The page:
Such is the power of sports to bring people together, increase community spirit and, perhaps most importantly, open the doors of opportunity for our youth.
This is a message the Nunavut Government should be hearing loud and clear.
While there can be no denying there are many pressing issues of importance in Nunavut right now, improving sporting venues in our fledgling territory and creating more opportunities for our youth has to start moving up the NG's priority list.
And we're not talking simply riding the glory train of elitist events such as next year's Arctic Winter Games and helping to put a second sheet of artificial ice in the capital to accommodate the games.
The NG should be doing as much as it possibly can to promote the growth of sports in all our communities.
As we've heard from police officers, educators at every level, hamlet leaders and youth leaders both locally and on the national scene -- sports helps to develop our youth's character and leadership skills, produces role models, provides secondary education opportunities and gives them something to look forward to as they struggle with today's pressures of adolescence.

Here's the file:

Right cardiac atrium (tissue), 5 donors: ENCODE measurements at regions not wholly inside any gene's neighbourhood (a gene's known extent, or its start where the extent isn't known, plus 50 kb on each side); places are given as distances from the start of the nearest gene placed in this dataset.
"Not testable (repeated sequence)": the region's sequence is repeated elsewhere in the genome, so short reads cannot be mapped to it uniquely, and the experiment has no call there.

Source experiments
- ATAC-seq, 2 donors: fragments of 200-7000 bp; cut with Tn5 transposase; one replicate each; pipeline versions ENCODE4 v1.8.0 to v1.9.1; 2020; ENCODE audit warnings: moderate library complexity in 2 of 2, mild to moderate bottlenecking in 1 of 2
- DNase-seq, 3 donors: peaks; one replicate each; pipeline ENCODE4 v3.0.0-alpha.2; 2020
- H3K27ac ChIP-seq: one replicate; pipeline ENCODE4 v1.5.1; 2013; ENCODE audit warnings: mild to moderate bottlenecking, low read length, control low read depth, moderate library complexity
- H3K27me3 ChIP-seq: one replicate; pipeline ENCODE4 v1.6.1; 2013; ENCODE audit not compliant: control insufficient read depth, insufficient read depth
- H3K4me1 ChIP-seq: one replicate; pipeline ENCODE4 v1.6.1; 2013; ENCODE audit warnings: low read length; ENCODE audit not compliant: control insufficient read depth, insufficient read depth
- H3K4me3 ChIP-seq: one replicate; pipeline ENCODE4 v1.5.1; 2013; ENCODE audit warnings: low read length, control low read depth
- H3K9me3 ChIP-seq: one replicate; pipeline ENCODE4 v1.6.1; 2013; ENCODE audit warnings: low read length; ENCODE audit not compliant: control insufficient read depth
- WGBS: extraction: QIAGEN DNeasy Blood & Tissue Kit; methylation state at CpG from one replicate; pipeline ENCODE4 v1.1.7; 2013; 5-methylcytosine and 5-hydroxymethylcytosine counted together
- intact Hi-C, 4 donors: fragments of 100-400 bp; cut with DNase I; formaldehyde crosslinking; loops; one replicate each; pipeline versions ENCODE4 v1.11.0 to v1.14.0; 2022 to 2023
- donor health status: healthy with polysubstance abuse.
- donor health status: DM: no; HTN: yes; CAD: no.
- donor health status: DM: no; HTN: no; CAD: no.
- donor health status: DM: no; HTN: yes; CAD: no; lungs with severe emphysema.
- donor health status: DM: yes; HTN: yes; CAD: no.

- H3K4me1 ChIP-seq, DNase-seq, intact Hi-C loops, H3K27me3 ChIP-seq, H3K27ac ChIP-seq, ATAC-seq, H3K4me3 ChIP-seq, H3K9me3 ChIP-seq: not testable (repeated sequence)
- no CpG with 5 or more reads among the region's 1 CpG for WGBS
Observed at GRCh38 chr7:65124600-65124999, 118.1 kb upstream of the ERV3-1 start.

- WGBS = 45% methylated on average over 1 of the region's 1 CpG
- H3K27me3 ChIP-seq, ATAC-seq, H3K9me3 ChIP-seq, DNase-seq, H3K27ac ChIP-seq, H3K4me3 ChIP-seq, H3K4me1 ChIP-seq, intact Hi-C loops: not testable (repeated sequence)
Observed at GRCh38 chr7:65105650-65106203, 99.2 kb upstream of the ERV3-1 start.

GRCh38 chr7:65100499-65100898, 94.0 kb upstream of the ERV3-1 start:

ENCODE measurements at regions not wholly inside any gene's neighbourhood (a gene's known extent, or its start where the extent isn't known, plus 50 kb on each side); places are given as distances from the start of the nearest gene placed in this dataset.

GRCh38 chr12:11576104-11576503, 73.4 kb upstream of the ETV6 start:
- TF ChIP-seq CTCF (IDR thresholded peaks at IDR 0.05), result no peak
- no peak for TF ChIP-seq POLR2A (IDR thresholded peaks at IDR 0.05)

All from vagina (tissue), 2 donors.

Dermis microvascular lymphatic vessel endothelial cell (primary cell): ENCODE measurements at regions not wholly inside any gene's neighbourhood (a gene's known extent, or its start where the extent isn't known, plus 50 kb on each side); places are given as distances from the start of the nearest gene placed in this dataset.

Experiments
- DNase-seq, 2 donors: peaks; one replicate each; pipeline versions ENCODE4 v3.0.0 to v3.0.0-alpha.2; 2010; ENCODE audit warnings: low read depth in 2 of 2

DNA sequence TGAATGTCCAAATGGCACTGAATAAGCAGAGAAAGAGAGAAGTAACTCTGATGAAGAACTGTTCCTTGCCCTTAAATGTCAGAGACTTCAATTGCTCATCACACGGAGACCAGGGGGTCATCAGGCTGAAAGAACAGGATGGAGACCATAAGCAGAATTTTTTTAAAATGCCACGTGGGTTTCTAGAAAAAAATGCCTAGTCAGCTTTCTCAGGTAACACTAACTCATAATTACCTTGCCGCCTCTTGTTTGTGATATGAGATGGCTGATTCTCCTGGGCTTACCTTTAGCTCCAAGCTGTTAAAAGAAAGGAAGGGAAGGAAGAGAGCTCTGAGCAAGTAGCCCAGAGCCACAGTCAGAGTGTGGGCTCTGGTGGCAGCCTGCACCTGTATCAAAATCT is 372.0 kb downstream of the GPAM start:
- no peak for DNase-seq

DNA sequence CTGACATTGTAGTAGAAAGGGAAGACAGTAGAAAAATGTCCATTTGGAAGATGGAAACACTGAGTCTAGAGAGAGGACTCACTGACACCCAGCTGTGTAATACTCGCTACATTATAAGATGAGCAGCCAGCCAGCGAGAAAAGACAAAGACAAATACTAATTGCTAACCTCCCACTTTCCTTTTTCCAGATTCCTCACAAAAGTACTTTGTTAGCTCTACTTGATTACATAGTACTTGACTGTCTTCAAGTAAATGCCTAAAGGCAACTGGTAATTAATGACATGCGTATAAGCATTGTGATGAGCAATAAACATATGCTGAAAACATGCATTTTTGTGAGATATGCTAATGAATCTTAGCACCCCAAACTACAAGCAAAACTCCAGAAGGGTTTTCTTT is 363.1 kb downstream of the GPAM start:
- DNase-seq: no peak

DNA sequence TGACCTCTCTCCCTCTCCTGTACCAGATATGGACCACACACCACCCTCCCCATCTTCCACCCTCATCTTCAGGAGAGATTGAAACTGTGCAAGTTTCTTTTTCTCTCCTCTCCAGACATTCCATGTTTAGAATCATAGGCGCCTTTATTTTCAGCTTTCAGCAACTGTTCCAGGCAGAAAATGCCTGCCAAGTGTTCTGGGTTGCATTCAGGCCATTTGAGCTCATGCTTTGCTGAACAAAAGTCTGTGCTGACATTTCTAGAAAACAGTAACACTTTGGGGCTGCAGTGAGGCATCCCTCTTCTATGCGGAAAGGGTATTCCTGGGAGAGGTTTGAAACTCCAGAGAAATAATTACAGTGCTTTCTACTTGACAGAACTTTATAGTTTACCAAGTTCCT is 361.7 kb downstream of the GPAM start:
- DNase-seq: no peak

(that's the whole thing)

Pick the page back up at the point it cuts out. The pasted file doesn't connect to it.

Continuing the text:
If any of our Nunavut politicians still need convincing as to the positive attributes sports can bestow upon a community and its youth, maybe they should contemplate a trip to Rankin Inlet next month for the Polar Bear Plate tourney and the Stanley Cup's visit.
If seeing truly is believing, we guarantee them an eyeful of happiness and excitement.